GPlayed Trojan's baby brother is after your bank account

GPlayed has been making the rounds this month and now researchers have uncovered a new member of the family.

A new member of the GPlayed Trojan has been discovered which has been designed to attack customers of a Russian-owned state bank.

Earlier this month, researchers from Cisco Talos revealed GPlayed, an "extremely powerful" Trojan which pretends to be a Google service when infecting Android mobile devices.

At the time of discovery, the researchers said they believed the malware was still in development due to clues in the code -- but this did not detract from the fact the Trojan was extremely flexible, used obfuscation, and contained strong destructive and data-stealing capabilities.

It has now been found that GPlayed is not the only member of the new Trojan family. On Monday, Talos said that the malware's "younger brother" has also appeared on the radar.

Dubbed "GPlayed Banking," the variant is a banking Trojan built with a specific role -- to target Russian state-owned Sberbank customers which use the bank's digital AutoPay payments service.

The malware appears to be able to spread through phishing campaigns and third-party app repositories in the same way as GPlayed.

The capabilities of GPlayed Banking are not quite as extensive as the predecessor's all-around data stealer functionality but the malware is still able to exfiltrate data from a target device and send it to the operator's command-and-control (C2) server.

The malware is written in .NET in the same manner as GPlayed and also masquerades as a Google service on Android.

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Malicious code is implanted in a DLL called PlayMarket.dll, which declares permissions including BIND_DEVICE_ADMIN -- which permits close to full device control -- through the package's certificate.

If the malware is executed on a vulnerable device, the Trojan begins by requesting changes to user settings for the purpose of privilege escalation.

Even should a victim cancel pop-up permission requests, they will reappear every five seconds. Talos says that the malware also contains the capability to lock the device's screen, but this is not called at present.

The Trojan will then call up a WebView screen overlay and send an SMS message to Sberbank AutoPay with the word "balance" in Russian.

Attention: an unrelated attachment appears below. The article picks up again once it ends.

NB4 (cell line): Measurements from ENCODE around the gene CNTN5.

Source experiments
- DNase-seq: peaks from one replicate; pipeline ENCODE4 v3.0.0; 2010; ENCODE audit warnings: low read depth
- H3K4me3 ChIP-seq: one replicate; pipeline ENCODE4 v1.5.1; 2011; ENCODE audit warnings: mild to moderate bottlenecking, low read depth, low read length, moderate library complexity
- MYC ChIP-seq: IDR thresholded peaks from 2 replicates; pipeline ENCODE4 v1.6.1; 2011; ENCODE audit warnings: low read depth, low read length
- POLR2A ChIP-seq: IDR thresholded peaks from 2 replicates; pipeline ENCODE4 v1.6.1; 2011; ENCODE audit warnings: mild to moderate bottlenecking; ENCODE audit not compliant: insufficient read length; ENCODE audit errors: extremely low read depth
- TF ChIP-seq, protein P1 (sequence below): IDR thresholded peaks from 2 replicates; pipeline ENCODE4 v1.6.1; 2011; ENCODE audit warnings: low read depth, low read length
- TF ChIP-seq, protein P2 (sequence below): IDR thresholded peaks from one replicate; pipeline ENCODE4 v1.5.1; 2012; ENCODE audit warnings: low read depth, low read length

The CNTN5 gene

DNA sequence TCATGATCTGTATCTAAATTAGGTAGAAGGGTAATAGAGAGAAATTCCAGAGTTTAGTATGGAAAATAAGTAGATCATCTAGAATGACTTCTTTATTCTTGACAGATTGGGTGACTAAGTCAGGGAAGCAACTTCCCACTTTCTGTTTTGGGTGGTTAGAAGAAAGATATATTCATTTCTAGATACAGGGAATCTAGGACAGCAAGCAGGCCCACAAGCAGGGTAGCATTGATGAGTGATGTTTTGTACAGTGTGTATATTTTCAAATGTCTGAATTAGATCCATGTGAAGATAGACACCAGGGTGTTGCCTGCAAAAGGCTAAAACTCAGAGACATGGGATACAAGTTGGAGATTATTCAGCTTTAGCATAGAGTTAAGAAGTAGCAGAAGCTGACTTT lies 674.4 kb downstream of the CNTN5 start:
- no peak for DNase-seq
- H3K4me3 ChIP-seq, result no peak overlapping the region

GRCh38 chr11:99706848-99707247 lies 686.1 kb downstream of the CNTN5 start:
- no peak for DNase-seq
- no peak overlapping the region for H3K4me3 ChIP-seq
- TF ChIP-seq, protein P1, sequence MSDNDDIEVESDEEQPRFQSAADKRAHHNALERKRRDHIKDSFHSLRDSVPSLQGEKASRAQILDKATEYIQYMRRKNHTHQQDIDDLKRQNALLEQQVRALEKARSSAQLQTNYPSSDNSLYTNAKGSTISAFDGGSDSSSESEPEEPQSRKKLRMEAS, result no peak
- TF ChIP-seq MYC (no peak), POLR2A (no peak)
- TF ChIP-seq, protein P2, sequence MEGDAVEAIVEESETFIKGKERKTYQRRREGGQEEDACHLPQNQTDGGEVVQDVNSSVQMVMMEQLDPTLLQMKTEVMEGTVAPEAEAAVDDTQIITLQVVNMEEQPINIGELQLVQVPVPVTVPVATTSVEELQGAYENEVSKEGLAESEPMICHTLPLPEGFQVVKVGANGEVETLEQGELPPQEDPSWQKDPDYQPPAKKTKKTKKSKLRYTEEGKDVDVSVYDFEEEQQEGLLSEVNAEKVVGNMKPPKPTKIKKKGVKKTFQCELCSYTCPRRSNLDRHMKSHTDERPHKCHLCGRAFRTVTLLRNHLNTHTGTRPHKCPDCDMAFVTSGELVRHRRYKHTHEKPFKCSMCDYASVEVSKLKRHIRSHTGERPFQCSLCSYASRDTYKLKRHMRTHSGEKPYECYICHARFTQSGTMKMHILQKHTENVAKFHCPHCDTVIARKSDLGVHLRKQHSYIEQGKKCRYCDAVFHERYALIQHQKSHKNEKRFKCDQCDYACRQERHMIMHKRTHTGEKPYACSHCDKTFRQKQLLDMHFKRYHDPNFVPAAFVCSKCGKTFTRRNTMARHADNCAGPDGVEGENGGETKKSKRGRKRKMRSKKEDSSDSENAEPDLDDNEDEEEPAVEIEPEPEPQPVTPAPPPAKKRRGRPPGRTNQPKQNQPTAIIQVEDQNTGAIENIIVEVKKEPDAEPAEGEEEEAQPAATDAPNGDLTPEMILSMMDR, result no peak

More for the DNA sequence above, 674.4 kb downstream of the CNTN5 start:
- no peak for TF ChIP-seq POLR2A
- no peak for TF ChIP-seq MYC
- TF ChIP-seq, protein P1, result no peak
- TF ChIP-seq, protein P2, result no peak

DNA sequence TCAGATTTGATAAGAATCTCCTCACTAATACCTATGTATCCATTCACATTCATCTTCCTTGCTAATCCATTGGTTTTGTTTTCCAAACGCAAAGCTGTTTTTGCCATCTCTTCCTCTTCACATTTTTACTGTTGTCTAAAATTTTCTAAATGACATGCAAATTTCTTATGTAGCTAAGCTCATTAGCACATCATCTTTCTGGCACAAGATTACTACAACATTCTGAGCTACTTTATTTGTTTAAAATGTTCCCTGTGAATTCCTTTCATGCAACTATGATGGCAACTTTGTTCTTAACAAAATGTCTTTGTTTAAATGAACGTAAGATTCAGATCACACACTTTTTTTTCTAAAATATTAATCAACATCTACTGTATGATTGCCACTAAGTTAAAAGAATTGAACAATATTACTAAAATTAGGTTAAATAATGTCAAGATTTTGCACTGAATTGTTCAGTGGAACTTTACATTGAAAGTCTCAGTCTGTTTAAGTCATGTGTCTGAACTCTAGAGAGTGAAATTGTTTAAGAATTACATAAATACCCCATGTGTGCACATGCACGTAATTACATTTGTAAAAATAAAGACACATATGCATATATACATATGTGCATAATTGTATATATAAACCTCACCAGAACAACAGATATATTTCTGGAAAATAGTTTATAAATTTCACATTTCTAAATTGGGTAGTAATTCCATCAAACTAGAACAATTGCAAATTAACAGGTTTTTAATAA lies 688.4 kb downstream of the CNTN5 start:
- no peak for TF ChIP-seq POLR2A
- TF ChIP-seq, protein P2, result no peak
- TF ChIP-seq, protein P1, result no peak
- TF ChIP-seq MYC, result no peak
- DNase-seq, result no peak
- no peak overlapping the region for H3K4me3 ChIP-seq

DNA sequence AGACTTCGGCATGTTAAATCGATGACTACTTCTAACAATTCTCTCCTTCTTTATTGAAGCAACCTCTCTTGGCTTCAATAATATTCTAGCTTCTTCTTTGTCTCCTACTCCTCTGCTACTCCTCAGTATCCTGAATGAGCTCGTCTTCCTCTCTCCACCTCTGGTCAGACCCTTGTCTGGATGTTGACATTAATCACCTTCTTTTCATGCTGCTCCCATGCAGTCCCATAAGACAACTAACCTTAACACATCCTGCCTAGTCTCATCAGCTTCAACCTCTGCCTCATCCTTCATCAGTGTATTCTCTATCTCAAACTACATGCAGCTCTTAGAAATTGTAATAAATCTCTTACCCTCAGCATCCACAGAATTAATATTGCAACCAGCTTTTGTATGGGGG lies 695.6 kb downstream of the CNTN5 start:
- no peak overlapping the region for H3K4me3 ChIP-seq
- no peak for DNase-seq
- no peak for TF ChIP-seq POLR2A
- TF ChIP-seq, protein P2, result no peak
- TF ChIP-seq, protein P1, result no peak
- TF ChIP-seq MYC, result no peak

If the victim is a customer and the service responds, as long as the bank account balance is above 3,000, the Trojan acts. The malware will request a value of 66,000, lowering in increments of 1,000 until the available figure is determined.

A new WebView object is then created, requesting this amount. The malware will remain dormant if the account balance is less than 3,000.

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However, in order to complete the fraudulent transaction, the malware needs a validation code. GPlayed Banking will parse any arriving message containing the word "password" in Russian, extracting the phrase and injecting it into the WebView object.

A variable in the object also appears to show how the Trojan attempts to circumvent 3-D Secure anti-fraud protections.

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GPlayed's developers have proven themselves skilled. While the GPlayed Banking malware specifically targets a core group of customers from one financial institution, Talos believes it would be a "trivial" task for them to adapt the Trojan to target other banks and online services.

The DLLs used by the malware have a low detection ratio, which suggests that while the Trojan is yet to be released fully into the wild to wreak havoc on Android users, "they certainly have the potential to infect a large number of users and could quickly hijack a user's banking credentials," according to the researchers.

"The interception of SMS validation codes technique is not new for banking Trojans," Cisco Talos says. "But this banking trojan followed by the GPlayed trojan shows a clear evolution of the actors behind this malware families. They went from a simple banking trojan to a full-fledged trojan with capabilities never seen before."

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